Polish your asynchronous code with Promises in Node.js


Take advantage of promises in our Node.js library for graceful asynchronous programming and refined serverless implementation on Channels.


Promises are now supported in our Node.js library.

This has a lot of value for users of the SDK, especially those using serverless platforms such as AWS Lambda or Vercel. Advantages of using the Promise object when writing JavaScript apps include:

  • Less spaghetti code
  • An escape from callback hell
  • Easier serverless implementation for AWS Lambda and Vercel

What do JavaScript Promises do?

A Promise is a proxy for a value which is not necessarily known when a function is created but will eventually become available. This allows you to associate a handler with an asynchronous action’s eventual success value or failure reason. Rather than returning the final value immediately, the method promises to supply the value at some point in the future, and defers further actions until that action has completed or responds to its failure.

Handling asynchronous JavaScript gracefully can be fairly hard to get right. Using the Promise function is a good way to avoid getting stuck in callback hell.

What is callback hell?

The complexity of multiple nested callbacks means JavaScript code can end up looking obscure and being difficult to follow. When every callback takes an argument that is a result of the previous, the code takes on a structure which is tricky to read and maintain (see below). An error in one function will also affect all others.

1doSomething(param1, param2, function (err, paramx) {
2    somethingElse(paramx, function (err, result) {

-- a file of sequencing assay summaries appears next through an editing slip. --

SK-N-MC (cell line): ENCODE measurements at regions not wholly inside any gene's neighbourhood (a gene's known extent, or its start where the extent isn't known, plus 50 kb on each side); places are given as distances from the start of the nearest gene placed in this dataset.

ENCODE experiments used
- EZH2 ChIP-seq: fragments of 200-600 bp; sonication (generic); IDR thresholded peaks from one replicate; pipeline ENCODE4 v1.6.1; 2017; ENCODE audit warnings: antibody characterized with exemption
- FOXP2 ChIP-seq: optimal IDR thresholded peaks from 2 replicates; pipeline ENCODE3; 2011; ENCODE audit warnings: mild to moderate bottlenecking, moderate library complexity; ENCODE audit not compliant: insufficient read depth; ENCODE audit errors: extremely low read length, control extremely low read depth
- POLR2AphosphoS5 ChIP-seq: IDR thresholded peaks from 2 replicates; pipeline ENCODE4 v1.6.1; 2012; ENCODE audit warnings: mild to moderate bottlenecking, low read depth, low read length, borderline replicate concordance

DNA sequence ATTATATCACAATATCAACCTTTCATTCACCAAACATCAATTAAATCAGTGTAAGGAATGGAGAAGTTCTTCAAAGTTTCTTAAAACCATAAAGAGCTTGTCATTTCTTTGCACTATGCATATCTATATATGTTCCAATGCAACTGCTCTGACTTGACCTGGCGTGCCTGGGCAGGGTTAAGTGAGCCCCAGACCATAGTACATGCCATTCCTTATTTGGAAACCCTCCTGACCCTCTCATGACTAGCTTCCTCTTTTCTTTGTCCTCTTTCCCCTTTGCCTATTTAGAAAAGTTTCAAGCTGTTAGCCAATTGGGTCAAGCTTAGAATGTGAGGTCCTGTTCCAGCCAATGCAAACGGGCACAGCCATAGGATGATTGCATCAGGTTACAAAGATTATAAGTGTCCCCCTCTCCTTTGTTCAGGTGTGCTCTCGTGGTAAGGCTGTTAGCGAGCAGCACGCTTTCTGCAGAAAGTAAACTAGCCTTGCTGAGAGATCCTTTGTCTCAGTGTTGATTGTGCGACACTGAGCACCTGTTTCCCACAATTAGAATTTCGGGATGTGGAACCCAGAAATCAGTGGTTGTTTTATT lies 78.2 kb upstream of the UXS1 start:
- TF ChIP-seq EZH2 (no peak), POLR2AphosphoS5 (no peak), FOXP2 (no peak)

3        anotherThing(function (err, result) {
4            doMoreStuff(param3, function (err, result) {
5                oneMoreOperation(function(x) {
6                    console.log(result)
7                });
8            });
9        });
10    });

The structure, and army of }); at the end (*shiver*) is what is affectionately known as the pyramid of doom, characteristic of callback hell.

Promises keep your code shallow. Your async code will still appear as though it is executing in a top-down way making it much easier to read, and can handle more types of errors due to try/catch error handling.

Refining serverless implementation

Serverless runtimes are particularly good candidates for Pusher integration, because you are tackling large chunks of data which are captured from multiple sources and being processed in a realtime way. Ephemeral runtime however, doesn’t lend itself well to stateful long-lived connections. Application logic in serverless architectures is often powered by short-lived execution environments.

Luckily serverless can easily be integrated with 3rd party services, meaning that persistent connections, such as WebSockets, are easily handled by a separate component (like Pusher Channels) in order to avoid hitting execution limits.

This new update to the Node.js SDK helps with serverless implementation. In the previous library using a serverless environment like AWS Lambda could leave you with some hacky async coding to do in order to avoid prematurely ending execution when using asynchronous handlers.

For example, we might try to write a basic “hello world” AWS Lambda function like:

1exports.handler = async function () {
2  // This won't work!
3  pusher.trigger("foo", "bar", "hello")

Since the trigger method is asynchronous, the function will often exit before the message has been sent to Pusher. Until recently, there were two ways to fix this:

  • Use old-style, non-async handlers, where function execution continues until the event loop is empty. You might be using async handlers for other reasons so this isn’t an option for everyone, or
  • Wrap the trigger call in a promise, and await it.
1exports.handler = async function () {
2  await new Promise((resolve, reject) =>
3    pusher.trigger("foo", "bar", "hello", (err, req, res) =>
4      err ? reject(err) : resolve(res)
5    )
6  )

While this worked, it required a lot of boilerplate. As of Node.js SDK v4.0.0 the trigger method returns a promise, so you can await the trigger directly, which is a lot faster and more simple!

1exports.handler = async function () {
2  await pusher.trigger("foo", "bar", "hello")

For full details of everything included in the new Node.js library release, and to start using promises in your Node.js app, check our changelog.

You can sign up to start building realtime for your serverless application with Pusher Channels for free today.